In an historic occasion which was barely acknowledged for a long time, the first WWF ladder match took place on July 21, 1992 in Portland, Maine. Bret Hart successfully defended the Intercontinental Title against Shawn Michaels, but it was never aired on television. Instead, it was featured on a 1993 Coliseum Video release called Smack ‘Em and Whack ‘Em.

The idea for a ladder match in the WWF came from Bret Hart, who himself participated in a ladder match with Dynamite Kid in 1981 and Bad News Allan in 1983 for his father’s Stampede Wrestling. According to ‘The Hitman,’ a return ladder match between himself and Shawn for the Intercontinental Title was planned for Summerslam, but was scrapped. The match can now be found on two WWE DVD releases. (The Ladder Match and WWE’s Greatest Rivalries: Bret Hart versus Shawn Michaels)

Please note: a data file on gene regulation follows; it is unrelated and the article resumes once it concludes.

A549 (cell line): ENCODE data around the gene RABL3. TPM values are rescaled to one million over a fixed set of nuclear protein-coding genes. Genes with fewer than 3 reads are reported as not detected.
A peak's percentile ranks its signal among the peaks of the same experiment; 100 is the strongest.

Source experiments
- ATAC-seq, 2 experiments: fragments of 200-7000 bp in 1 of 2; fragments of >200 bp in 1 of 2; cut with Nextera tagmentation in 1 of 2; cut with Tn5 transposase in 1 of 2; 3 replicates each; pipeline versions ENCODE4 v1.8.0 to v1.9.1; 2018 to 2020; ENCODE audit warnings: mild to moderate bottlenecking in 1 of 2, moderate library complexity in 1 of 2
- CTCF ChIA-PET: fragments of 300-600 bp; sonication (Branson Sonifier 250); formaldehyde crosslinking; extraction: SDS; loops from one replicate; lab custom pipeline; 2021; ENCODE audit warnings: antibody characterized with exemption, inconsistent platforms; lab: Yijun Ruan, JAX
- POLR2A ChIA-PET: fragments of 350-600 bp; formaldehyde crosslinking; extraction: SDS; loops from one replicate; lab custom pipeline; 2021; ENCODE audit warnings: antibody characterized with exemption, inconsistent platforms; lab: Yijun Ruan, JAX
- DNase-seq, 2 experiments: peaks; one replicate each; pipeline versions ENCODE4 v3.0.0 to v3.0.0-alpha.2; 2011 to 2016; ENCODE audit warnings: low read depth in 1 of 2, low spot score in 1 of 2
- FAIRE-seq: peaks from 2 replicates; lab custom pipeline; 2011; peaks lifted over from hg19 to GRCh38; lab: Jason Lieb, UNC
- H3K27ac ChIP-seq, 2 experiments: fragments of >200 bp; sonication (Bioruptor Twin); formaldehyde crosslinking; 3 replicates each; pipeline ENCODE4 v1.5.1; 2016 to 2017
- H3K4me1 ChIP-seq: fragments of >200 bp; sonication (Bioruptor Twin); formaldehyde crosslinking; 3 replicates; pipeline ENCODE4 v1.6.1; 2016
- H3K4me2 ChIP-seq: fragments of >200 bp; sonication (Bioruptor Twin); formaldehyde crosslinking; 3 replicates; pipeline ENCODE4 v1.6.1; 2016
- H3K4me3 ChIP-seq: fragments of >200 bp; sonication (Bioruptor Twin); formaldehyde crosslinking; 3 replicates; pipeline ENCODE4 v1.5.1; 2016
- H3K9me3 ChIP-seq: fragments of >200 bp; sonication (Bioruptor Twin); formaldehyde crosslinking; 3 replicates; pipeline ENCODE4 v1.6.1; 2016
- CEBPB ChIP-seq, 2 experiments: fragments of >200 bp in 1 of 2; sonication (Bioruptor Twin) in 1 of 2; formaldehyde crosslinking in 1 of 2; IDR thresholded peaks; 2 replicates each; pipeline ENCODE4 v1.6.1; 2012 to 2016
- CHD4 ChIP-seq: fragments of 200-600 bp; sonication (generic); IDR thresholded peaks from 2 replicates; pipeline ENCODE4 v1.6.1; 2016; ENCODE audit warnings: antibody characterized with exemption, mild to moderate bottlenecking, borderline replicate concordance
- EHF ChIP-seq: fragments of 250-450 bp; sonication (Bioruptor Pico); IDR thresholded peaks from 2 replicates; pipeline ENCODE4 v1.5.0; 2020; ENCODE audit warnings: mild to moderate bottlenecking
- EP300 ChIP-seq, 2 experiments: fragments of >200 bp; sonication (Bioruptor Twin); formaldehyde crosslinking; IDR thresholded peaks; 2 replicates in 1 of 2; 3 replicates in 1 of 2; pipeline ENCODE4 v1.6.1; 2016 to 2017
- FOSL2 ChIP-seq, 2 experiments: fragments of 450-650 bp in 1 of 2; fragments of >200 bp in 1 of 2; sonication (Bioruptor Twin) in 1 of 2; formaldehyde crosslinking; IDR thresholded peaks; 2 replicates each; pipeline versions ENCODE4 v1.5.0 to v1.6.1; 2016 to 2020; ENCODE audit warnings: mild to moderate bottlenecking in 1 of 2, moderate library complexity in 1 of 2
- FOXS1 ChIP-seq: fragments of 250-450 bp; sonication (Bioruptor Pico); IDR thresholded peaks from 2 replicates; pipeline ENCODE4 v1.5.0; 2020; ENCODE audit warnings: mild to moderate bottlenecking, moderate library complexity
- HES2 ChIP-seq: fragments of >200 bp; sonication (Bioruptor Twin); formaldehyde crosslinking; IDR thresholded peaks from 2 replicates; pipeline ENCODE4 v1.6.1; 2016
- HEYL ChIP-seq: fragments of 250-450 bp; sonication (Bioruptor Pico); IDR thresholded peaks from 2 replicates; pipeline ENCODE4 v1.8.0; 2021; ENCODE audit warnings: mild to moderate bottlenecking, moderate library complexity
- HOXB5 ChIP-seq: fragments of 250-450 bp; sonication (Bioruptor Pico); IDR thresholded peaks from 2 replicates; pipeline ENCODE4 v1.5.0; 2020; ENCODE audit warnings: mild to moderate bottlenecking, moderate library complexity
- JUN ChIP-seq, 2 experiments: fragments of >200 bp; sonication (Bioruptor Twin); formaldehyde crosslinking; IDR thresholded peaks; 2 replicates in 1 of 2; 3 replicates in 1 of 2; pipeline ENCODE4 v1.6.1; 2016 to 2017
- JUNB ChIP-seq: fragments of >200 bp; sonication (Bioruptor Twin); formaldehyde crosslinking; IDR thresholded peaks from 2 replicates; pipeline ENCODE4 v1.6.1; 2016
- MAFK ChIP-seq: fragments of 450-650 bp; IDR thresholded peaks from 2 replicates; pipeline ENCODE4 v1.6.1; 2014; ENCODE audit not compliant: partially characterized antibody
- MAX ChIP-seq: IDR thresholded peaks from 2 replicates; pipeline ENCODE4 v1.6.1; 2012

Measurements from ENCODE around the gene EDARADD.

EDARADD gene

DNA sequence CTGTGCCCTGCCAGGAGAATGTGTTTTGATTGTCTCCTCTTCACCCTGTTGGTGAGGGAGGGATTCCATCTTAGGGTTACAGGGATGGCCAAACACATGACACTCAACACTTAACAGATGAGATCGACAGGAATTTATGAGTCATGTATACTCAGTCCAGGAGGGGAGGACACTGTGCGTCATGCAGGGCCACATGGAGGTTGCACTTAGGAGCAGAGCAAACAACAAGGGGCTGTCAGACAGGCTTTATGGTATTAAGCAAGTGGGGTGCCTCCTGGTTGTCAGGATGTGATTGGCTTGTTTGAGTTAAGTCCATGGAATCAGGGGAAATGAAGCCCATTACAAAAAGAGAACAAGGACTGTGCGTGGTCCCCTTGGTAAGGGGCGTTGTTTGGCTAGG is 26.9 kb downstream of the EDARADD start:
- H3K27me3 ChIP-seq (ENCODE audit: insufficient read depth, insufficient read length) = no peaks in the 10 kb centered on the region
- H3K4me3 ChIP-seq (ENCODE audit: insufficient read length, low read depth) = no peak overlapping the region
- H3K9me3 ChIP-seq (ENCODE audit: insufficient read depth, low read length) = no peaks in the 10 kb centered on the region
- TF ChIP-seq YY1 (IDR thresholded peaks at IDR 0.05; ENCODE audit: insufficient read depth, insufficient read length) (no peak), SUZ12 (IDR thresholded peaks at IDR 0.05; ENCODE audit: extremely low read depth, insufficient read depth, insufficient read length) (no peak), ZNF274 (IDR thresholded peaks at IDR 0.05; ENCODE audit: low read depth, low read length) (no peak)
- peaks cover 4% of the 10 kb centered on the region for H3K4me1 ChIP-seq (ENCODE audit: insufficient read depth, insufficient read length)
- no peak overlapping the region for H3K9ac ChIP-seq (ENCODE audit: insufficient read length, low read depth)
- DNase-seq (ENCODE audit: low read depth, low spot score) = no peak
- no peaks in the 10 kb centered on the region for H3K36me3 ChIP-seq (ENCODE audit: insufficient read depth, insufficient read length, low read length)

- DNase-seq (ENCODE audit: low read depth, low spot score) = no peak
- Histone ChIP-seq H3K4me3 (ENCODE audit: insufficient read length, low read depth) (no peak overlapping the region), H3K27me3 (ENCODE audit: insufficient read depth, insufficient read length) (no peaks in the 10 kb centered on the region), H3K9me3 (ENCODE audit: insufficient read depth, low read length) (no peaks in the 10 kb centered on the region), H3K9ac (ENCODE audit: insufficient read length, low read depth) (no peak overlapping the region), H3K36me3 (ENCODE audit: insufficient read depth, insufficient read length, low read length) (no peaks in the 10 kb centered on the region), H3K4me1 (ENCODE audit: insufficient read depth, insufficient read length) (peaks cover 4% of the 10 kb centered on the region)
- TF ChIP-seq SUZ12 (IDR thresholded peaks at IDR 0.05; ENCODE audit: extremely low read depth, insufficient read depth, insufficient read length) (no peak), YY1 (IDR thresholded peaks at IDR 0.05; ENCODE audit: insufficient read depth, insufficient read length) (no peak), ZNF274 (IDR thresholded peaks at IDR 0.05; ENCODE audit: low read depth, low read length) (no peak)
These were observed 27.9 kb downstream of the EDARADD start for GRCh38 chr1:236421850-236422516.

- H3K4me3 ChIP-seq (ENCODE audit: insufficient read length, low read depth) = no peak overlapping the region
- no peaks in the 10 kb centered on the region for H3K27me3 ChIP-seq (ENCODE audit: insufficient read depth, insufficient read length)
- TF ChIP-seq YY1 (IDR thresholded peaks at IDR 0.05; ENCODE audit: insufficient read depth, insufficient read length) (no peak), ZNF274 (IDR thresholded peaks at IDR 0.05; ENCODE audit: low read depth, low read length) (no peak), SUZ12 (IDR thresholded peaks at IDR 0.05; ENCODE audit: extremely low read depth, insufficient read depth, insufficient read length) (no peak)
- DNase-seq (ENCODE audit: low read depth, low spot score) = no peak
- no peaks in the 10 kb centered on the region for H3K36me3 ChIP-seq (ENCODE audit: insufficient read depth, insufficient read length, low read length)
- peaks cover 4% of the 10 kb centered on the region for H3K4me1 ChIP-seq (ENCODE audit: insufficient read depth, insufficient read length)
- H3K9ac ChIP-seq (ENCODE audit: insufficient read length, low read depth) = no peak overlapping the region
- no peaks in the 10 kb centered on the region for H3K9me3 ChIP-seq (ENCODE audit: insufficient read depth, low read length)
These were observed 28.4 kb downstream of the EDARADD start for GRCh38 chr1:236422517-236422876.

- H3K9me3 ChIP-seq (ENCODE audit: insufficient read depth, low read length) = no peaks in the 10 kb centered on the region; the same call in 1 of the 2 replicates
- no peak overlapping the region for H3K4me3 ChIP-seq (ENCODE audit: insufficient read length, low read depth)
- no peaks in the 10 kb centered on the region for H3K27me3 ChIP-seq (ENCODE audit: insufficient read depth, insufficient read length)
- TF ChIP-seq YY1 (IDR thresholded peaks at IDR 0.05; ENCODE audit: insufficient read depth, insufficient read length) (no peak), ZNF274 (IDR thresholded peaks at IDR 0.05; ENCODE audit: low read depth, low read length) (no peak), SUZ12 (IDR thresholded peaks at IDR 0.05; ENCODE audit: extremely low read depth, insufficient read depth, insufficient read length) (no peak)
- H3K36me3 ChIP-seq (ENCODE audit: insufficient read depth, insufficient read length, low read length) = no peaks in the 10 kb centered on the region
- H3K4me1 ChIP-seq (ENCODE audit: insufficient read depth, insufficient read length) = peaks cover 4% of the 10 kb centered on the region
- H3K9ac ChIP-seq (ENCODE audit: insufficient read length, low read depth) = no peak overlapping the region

With the upcoming Summerslam being held at London’s Wembley Stadium, a double main event was made. For US pay-per-viewers, it was WWF champion Randy Savage defending against The Ultimate Warrior. Spice was added due to the antics of Perfect and Flair, when Perfect claimed that he had made a deal – either with Savage or the Warrior – to manage them at Summerslam. This caused tension between the two fan favourites, and escalated during a tag team match prior to the pay-per-view.

Outside of the United States, the main event was England’s Davey Boy Smith challenging his brother-in-law Bret Hart for the Intercontinental Title. For the first time, other Hart family members were drawn into the storyline, giving their raw and emotional thoughts about the upcoming bout. Bret’s mother and father (Stu and Helen) were interviewed in Calgary, with Helen breaking down over how this had torn the family apart. Also interviewed was Diana Hart-Smith (the sister of Bret and wife of Davey Boy), and Bruce and Owen Hart.